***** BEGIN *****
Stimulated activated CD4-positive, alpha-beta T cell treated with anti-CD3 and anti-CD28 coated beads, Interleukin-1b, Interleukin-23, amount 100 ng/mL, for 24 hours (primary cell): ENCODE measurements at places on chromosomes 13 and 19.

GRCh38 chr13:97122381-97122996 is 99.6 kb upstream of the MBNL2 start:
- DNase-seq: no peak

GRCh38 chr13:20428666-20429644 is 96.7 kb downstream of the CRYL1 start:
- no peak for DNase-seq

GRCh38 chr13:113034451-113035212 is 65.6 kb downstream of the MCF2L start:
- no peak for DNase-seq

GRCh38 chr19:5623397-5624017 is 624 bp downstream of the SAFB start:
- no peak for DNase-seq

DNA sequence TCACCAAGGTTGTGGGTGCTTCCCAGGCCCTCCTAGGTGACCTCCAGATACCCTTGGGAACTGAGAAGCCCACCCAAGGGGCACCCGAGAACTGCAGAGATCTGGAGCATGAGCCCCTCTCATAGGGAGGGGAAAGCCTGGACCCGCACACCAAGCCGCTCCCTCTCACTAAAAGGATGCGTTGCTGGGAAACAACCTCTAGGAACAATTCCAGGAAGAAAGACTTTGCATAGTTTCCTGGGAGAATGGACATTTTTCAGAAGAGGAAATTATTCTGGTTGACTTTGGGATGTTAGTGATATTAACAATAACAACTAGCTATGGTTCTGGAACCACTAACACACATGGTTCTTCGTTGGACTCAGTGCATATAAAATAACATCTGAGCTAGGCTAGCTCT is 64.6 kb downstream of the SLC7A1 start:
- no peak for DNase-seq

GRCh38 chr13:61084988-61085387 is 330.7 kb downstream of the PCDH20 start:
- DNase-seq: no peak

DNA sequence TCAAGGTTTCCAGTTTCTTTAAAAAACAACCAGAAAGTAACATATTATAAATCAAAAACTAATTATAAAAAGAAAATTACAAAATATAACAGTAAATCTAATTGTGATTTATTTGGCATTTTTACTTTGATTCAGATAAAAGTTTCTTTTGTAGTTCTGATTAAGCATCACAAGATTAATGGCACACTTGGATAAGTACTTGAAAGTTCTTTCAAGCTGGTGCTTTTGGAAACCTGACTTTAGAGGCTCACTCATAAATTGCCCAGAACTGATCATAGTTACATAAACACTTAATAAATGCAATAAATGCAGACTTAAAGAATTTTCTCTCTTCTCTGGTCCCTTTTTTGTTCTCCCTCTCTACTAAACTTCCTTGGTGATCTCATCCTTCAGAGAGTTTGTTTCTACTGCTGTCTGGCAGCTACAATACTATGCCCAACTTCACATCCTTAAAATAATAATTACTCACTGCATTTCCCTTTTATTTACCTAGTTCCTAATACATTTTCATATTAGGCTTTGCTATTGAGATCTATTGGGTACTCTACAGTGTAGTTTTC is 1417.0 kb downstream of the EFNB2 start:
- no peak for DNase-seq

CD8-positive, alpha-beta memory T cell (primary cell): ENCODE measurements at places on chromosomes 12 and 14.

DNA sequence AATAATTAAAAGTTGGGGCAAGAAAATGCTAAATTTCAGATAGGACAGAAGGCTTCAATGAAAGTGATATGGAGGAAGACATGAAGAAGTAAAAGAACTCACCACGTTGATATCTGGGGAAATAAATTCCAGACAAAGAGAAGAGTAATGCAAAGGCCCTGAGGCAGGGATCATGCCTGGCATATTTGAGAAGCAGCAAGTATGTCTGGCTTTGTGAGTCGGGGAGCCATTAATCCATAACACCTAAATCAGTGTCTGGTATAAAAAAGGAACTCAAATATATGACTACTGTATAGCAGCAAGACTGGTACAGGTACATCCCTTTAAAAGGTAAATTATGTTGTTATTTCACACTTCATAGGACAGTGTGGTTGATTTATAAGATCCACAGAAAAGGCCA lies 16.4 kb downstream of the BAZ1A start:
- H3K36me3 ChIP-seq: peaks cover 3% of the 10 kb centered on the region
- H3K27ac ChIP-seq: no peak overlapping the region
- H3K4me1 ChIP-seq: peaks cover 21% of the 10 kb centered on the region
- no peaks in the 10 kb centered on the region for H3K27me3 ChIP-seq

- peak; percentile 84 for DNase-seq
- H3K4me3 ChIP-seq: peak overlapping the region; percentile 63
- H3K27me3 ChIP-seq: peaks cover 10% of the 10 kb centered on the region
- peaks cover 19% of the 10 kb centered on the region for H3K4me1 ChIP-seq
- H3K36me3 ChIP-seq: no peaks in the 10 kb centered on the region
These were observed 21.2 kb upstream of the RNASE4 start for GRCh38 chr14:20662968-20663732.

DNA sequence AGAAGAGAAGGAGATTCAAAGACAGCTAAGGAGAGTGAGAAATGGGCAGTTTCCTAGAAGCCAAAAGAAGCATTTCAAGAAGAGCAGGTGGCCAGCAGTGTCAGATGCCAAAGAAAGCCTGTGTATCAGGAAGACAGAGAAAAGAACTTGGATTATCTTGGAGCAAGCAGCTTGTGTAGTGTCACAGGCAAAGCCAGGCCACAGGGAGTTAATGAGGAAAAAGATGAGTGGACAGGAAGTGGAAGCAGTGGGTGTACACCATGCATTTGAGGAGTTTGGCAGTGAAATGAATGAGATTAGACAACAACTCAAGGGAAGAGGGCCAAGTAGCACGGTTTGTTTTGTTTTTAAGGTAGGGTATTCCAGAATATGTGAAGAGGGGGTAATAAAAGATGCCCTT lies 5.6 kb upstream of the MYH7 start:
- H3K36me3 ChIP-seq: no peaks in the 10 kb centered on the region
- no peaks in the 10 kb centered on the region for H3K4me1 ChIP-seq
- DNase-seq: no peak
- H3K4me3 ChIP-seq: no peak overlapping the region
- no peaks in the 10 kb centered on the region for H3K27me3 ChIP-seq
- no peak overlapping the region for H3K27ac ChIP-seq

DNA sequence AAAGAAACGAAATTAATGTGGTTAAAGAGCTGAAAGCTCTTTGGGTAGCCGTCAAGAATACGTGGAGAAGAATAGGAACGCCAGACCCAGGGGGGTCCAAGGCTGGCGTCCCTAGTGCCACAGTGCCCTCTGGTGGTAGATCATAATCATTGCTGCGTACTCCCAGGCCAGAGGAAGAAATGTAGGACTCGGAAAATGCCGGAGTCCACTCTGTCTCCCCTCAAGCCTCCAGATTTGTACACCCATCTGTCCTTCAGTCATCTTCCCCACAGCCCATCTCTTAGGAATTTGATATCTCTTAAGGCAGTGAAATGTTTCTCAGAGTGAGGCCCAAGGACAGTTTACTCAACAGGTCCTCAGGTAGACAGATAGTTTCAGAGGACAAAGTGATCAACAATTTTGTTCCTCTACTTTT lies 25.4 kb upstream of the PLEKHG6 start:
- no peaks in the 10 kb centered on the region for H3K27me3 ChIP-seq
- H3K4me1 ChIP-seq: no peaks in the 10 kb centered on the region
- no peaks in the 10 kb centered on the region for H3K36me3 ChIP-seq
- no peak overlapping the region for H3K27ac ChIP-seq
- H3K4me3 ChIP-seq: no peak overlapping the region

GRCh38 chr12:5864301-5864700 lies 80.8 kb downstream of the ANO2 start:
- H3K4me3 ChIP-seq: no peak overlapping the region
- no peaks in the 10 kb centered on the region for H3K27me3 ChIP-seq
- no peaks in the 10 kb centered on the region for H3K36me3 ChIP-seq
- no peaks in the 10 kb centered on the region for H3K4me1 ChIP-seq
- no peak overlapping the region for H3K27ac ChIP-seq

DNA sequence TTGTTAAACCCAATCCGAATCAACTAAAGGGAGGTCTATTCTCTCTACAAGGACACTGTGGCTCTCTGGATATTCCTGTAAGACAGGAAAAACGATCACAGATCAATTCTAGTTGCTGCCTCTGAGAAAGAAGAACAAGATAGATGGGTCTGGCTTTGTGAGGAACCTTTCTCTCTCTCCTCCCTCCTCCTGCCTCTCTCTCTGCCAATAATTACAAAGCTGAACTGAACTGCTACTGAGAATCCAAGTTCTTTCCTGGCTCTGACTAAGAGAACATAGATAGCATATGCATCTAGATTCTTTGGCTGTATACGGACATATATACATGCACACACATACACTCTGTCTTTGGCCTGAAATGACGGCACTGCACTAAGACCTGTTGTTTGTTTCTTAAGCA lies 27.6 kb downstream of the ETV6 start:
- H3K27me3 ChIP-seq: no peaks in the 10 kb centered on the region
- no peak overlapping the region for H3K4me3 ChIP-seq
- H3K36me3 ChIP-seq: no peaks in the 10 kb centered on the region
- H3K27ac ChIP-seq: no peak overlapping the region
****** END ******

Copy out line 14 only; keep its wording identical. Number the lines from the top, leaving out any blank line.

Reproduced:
DNA sequence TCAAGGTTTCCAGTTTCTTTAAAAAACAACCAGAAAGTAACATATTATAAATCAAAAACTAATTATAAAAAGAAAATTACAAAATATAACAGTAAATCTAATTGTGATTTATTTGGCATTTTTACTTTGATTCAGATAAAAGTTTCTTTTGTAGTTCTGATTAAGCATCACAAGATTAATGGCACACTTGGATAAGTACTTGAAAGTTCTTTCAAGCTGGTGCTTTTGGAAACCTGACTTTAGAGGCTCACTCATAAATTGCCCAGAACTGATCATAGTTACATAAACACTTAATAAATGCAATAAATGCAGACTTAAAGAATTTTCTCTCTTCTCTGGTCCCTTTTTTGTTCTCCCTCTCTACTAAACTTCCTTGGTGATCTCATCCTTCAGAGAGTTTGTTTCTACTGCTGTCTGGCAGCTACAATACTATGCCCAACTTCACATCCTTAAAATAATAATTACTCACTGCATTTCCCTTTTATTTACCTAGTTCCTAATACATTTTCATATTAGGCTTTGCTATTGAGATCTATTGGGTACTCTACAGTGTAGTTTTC is 1417.0 kb downstream of the EFNB2 start: